The biggest share tanks in history

June 23, 2010

Here is a list of some of the biggest share price tanks in recent Australian history that were triggered by an announcement.

Allco Finance Group: shares plunged $1.94, or 64%, to $1.11 after shocking the market with this half year "profit" presentation on February 25, 2008, coming off a two week suspension. Allco is now in liquidation.

ABC Learning:
this woeful half year profit result released on February 25, 2008, caused a massive 42.7% slump in the share price the next day from $3.74 to $2.14, although this was well up from the intra-day low of $1.15 as four directors were margin called. ABC is now in liquidation.

Babcock & Brown:
when the true terms of the investment bank's market capitalisation review clause was revealed in this letter on June 12, 2008, shares in the company suffered a two day slump of 44.8% from $9.52 to $5.25. In 2008 nearly 99% of their market value has been destroyed.

Pacific Brands: Australia's largest clothing maker, announced that dividend payments will be dramatically reduced as a way of reducing debt. Shares of Pacific Brands have plunged 87% in the past 12 months from $3.30 to 40c.

Fortescue: took a beating in the last 6 months of 2008
. A high debt level and the falling iron ore price have been major contributers to the falling share price which has plummeted nearly 85%, from a high of almost $13 to $2, in the 6 months from June 2008.

Apac Coal:
one only two floats in 2008, the coal price and sales have been tumbling heavily wiping off millions. Apac is a long way from its initial listing price in June 2008 of 20c, finishing 2008 at around 3c. An 85% fall in 6 months.

Centro Property Group: crashed 84.5% from $5.70 to 88c in two trading days after dropping this bombshell on December 17, 2007, revealing that it couldn't roll over $4 billion in short term debt.

Macmahon Holdings: because of the mining slowdown, Macmahon announced that the first half profit forecast could be down by up to 35%. Between October - December 2008 the share price plummeted from $1.90 to 40c or 83%.

Oz Minerals:
spruiking there was $1 billion in cash in the bank as of June 2008, metal prices plummeted 60% along with the $1 billion in the following 6 months. OZ Minerals' market value has fallen by $6.5 billion, or 79%. Trading is suspended until Feb 27 2009 whilst debt re-financing is explored.

Macarthur Coal:
As the demand for coal decreases, so does the share price of Macarthur Coal. In December 2008, Macarthur announced a reduced production schedule, no interim dividends and job cuts. First half profit predictions have also been diluted by up to 50%. In the 6 months since July 2008, the share price has plunged from around $21 to $3 or 78%.

in Dec 2008 shares fell 32% or 34c on the day of an announcement predicting up to a 15% first half profit fall. In 8 months the share price has fell from $2.70 to 60c or 77%. It also has breached lending covenants and has failed to fully complete asset sales.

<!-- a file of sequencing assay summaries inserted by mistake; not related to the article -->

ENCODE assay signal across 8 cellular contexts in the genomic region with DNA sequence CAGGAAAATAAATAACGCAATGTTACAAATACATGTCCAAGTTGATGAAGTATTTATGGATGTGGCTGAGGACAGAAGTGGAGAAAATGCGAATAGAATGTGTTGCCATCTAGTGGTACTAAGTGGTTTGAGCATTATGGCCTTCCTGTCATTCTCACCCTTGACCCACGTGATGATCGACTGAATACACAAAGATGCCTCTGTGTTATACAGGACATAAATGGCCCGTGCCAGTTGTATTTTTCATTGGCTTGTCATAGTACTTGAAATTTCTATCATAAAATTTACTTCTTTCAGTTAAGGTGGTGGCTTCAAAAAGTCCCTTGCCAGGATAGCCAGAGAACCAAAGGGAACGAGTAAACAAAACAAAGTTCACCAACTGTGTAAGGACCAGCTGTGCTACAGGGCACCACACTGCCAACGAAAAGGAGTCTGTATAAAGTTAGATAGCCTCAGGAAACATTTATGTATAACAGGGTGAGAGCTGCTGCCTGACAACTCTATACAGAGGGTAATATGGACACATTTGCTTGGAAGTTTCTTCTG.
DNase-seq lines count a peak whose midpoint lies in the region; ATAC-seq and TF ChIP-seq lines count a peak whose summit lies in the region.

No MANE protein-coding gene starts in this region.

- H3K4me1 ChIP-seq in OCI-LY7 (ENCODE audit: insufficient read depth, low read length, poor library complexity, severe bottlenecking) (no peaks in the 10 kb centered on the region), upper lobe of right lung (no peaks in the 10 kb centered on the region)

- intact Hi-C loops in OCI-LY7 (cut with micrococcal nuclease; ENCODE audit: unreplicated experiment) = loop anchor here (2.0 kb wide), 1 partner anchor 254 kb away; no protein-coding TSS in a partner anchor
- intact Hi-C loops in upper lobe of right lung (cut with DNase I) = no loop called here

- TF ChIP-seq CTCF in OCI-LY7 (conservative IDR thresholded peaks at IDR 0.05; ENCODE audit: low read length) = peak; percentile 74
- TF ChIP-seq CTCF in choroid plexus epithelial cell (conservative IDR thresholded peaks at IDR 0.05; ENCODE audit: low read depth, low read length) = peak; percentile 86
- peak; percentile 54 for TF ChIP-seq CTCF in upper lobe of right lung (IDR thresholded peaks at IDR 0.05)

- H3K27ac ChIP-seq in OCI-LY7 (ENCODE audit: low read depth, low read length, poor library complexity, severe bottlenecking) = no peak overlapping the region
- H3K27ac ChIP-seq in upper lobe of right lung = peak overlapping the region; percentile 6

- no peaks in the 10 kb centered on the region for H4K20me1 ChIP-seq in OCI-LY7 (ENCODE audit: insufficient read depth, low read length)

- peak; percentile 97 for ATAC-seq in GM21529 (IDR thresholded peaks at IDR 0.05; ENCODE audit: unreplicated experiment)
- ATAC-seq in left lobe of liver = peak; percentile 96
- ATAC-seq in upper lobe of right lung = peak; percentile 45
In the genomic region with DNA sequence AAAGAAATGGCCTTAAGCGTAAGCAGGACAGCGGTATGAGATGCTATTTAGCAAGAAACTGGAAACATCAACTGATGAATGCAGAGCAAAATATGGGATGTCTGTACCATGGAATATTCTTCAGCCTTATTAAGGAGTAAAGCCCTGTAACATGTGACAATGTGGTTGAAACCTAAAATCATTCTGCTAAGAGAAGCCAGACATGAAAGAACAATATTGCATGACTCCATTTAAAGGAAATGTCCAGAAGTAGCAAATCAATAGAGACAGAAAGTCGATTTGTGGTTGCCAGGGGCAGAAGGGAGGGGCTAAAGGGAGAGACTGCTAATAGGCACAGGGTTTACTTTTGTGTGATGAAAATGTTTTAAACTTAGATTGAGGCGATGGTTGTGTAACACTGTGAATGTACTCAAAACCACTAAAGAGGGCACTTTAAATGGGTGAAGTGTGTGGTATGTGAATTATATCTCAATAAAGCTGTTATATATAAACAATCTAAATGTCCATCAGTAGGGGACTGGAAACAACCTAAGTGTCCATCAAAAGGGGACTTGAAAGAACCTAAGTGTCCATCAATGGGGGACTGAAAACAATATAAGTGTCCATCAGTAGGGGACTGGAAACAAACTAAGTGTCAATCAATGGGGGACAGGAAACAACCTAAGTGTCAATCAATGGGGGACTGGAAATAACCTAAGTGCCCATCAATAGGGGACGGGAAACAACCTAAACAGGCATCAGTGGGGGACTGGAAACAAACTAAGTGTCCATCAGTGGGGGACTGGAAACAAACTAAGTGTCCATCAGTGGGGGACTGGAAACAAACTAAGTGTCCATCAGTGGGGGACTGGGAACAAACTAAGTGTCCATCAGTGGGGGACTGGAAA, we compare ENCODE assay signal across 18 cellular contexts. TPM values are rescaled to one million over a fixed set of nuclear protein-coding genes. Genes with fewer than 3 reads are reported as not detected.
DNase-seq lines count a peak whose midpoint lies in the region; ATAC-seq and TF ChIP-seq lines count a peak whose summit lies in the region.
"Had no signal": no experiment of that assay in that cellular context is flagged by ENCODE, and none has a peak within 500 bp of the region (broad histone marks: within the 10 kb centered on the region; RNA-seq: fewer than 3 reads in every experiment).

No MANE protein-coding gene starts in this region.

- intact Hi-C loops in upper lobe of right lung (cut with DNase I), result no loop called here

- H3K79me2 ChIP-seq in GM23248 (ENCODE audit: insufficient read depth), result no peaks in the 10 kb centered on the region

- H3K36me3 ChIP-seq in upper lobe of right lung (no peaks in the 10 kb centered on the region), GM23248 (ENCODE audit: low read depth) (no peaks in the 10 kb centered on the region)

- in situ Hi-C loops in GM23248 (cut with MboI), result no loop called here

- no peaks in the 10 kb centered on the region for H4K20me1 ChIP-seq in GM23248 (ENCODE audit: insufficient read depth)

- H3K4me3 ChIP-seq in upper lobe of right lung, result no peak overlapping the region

Credit Corp: shares in the debt collector plunged 77% from $3.08 to 91c after this profit downgrade released on February 11, 2008. The chairman and CEO were both gone within weeks.

Rio Tinto: on the back of the announcement that BHP-Biliton was scrapping its takeover bid, Rio Tinto shares fell 35%. In addition to the slow-down in China, Rio shares have plunged more than 70% from $155 in May 2008 to $40 in December 2008.

shares in the failed Gold Coast property and finance company plunged 69% on January 18, 2008, after co-founder Michael King revealed a shock $550 million capital raising in this presentation on a proposed demerger. He resigned two days later.

City Pacific:
shares in the Gold Coast property developer and financier plunged 60.5% from $2.45 to 97c in the two days after releasing this revised profit result late on Friday, February 29, 2008.

Leighton: the value of Australia's largest construction company has fallen by more than 60% in the past 12 months. In Jan 2008 the share price was around $63 and Jan 2009 is around $20. A recent 10% fall was triggered by an announcement of reduced profit forecast of asset write-downs.

Transfield Services:
following a 3 week trading halt, Transfield announced that a $300 million capital raising excersise was going to be at a discount to market price. Each share was offered at $1.25 which was out of line with the share price at the time of $3.50. When trading resumed, the price plunged 60% which corrected the difference.

Burns Philp: shares plunged 58.3% from $2.16 to 90c on September 24, 1997, after it failed to sell the herbs and spices division and instead took a massive write-down.

Elders: plunged 46% to 44c because of downgraded earnings guidance and now expect a 2009/10 full year loss of between $8-$14m, compared to the original prospectus target of a $55.7m profit.

Consolidator Harts Australia
: suffered a 45% drop in their share price in two days, after the company announced it lost $9.4 million in 2000.